OTish: Up the Flag for Jane Austen :)

alexandra.bolintineanu at utoronto.ca alexandra.bolintineanu at utoronto.ca
Mon Jun 4 16:49:33 EDT 2001


I agree altogether that Some Books Are Not For Some Readers at the Time
when First Introduced to Same Readers.  I read P&P when I was sixteen
and yawned my way through it.  I tried Emma and literally fell asleep
during Chapter 1.  

I remember quite distinctly what triggered my liking for Jane Austen.  In
the letters of C.S. Lewis (whom I dearly respect), he mentioned JA's books
as good reading for convalescents.  This lay in the back of my mind while
I sat through an English class in which somebody talked about this
*terrible* Canadian writer whose characters were all violently psychotic,
who cut off their small siblings' fingers by way of childish epiphanies  
and set themselves on fire in sheds as the grand finale.  Bleaaargh.
After an hour of this I felt distinctly convalescent.  So I went to the
library to take my medicine.  The only JA book I found was Mansfield Park,
my least favourite of the lot--and something clicked, and I was instantly
hooked.  I've read most of her books since, over and over and over, and
loved them.  I think Persuasion is my favourite. 

Alexandra
(an unrepentant Janeite)

 On Mon, 4 Jun 2001, Hallie O'Donovan wrote:

> Philip:
> 
> >What it really came down to, in my case, was that Some Authors Are 
> >Not For Some
> >Readers.  Like Ven, I don't like Jane Austen.  Her books may be 
> >wonderful, as my
> >mother - and Hallie, who persuaded me to try one - insist.
> 
> 
> Oh dear.  I'm being outed!  Not as a Janeite - even back in the bad 
> days of my Awful Boyfriend the Joycean English Major I didn't hide 
> being an avid Austen fan (This is an obDWJ ref. here folks.  The AB 
> as recurring character in DWJ came up for discussion ages ago. 
> Elise's beat mine, iirc by being named Julian. :)).  But appearing to 
> be a *fanatic* must be A Bad Thing.
> 
> FWIW, I am well aware that All Authors Are Not etc.- either version 
> will do.  And I hope I didn't appear to be arguing against your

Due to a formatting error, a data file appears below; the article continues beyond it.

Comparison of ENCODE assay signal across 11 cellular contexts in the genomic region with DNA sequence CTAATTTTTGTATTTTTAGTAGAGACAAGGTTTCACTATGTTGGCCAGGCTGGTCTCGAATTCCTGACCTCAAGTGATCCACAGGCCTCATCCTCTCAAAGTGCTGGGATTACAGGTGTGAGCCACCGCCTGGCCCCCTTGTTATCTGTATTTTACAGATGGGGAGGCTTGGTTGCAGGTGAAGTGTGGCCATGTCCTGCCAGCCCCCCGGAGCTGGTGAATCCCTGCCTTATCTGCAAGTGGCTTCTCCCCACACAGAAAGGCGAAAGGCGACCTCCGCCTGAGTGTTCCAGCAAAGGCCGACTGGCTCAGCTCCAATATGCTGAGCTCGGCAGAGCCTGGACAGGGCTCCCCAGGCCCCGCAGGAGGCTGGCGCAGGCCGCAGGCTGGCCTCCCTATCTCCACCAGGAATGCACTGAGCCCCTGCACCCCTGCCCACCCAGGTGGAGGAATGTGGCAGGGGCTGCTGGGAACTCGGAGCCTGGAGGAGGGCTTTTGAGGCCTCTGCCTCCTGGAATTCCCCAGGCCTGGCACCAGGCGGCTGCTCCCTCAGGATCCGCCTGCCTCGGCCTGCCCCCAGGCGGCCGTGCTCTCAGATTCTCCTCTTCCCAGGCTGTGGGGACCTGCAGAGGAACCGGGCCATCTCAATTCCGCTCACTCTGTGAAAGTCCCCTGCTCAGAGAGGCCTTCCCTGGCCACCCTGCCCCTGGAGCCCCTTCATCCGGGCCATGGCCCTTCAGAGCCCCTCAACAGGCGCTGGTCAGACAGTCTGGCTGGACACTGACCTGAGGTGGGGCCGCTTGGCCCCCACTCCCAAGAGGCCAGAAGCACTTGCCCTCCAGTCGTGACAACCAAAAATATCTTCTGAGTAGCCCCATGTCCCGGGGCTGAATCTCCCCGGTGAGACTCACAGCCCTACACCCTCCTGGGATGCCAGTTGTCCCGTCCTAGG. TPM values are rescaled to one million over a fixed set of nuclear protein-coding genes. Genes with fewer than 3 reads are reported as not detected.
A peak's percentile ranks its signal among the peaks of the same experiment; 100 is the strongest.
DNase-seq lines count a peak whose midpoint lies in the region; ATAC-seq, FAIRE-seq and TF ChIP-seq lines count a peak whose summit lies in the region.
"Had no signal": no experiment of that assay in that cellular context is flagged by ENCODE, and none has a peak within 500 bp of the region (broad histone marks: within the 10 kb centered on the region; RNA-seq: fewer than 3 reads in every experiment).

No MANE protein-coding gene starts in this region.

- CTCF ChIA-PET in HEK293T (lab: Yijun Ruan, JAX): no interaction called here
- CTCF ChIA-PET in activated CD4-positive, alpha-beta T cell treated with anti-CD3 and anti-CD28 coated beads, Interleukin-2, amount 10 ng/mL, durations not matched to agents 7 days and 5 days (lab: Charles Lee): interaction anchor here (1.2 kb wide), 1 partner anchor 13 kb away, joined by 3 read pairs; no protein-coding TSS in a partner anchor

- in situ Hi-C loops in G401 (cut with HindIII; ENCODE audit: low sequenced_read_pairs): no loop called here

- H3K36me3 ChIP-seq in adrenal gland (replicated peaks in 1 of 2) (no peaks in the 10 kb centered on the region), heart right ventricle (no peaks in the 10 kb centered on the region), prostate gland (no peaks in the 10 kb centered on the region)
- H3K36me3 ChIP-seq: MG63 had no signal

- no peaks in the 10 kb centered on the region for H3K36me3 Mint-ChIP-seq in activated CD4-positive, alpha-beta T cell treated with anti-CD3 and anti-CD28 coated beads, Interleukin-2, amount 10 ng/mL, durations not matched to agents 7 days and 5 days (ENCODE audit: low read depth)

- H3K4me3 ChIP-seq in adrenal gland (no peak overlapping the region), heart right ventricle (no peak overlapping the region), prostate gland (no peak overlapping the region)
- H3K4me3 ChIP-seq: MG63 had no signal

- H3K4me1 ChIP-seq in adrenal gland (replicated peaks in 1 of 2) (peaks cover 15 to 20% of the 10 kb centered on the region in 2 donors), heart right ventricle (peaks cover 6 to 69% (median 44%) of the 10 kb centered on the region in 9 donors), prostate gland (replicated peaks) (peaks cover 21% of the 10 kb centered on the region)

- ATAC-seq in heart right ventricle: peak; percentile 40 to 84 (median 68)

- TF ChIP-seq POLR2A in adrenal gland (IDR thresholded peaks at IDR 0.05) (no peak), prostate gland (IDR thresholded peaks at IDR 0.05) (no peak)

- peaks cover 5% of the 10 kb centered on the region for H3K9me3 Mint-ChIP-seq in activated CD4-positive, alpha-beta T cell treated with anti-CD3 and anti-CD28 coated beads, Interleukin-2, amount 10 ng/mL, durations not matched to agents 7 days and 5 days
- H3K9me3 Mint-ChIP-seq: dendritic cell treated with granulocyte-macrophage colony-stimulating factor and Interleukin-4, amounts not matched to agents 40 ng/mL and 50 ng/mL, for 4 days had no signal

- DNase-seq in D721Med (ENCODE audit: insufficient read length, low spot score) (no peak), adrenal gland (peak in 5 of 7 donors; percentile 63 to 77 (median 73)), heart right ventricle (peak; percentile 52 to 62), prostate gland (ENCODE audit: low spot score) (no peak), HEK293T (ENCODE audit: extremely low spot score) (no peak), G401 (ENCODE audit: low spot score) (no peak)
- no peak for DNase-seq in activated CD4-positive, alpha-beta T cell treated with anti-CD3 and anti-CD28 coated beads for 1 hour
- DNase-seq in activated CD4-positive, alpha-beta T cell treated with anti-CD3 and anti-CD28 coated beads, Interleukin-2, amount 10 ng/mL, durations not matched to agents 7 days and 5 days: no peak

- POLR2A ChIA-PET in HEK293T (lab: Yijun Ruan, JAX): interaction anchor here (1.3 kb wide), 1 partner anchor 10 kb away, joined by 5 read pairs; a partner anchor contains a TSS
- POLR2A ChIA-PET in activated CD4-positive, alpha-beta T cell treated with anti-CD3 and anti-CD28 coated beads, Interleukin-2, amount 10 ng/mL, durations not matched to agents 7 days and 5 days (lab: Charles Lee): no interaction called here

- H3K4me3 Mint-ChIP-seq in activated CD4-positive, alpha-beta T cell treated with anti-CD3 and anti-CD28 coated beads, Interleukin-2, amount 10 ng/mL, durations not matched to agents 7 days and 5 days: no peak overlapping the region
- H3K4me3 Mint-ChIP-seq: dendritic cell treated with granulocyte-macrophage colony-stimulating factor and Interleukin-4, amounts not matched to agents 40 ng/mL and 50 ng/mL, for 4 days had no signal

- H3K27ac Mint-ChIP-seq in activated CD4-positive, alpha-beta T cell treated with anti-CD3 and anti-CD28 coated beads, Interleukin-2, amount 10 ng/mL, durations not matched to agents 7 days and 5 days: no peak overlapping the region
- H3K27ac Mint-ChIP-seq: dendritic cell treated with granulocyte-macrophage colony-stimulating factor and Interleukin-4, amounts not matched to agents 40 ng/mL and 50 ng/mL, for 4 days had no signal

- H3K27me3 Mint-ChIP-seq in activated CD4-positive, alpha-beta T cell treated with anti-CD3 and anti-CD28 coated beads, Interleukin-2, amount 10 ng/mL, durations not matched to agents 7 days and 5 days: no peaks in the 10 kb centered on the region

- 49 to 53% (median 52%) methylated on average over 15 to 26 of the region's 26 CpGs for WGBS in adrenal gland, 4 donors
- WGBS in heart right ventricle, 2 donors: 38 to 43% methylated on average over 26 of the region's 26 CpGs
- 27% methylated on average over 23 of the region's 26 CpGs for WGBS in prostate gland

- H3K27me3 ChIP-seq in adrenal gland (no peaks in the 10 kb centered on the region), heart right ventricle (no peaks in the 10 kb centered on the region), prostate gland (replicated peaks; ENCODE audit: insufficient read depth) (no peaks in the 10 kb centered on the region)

> reaction to JA, Ven.   Had you said you read Persuasion and found it 
> boring, or dreary, or moralistic, I wouldn't even have blinked. 
> Well, maybe that's not quite true, but I wouldn't have insisted the 
> book was wonderful because I find it wonderful. No, really!
> 
> It's somewhat as if a friend had told you she hated DWJ because she'd 
> read F&H and  having been told that Polly was pretty much DWJ 
> herself, felt that Polly was hateful as she was just rottenly 
> unsympathetic to Ivy.  That Ivy, having been cheated on by her 
> husband would of course have deserved much more understanding.  With 
> all the been-there-done-that-got-the-scars-to-prove-it fellow feeling 
> in the world, I'd still feel that this view of Ivy and Polly just 
> isn't derivable from F&H.  Again, if this friend said she didn't like 
> F&H, or found it too confusing, or didn't like Polly, I'd be sad but 
> unsurprised.
> 
> I really am well and truly aware of the fact that my reactions to 
> books and characters therein are not necessarily going to bear any 
> close approximation to the reactions of others.  Becca is pretty much 
> the only exception - we have almost frighteningly similar reactions 
> to books we read - almost frightening for two - em - rather 
> opinionated people that is!  I am currently trying to get my mother 
> to read Bellwether.  Becca said we'll just have to get out our 
> friendly neighbourhood Hit-Man if she makes too many snitty remarks. 
> :)
> 
> Hallie.
> 
> 
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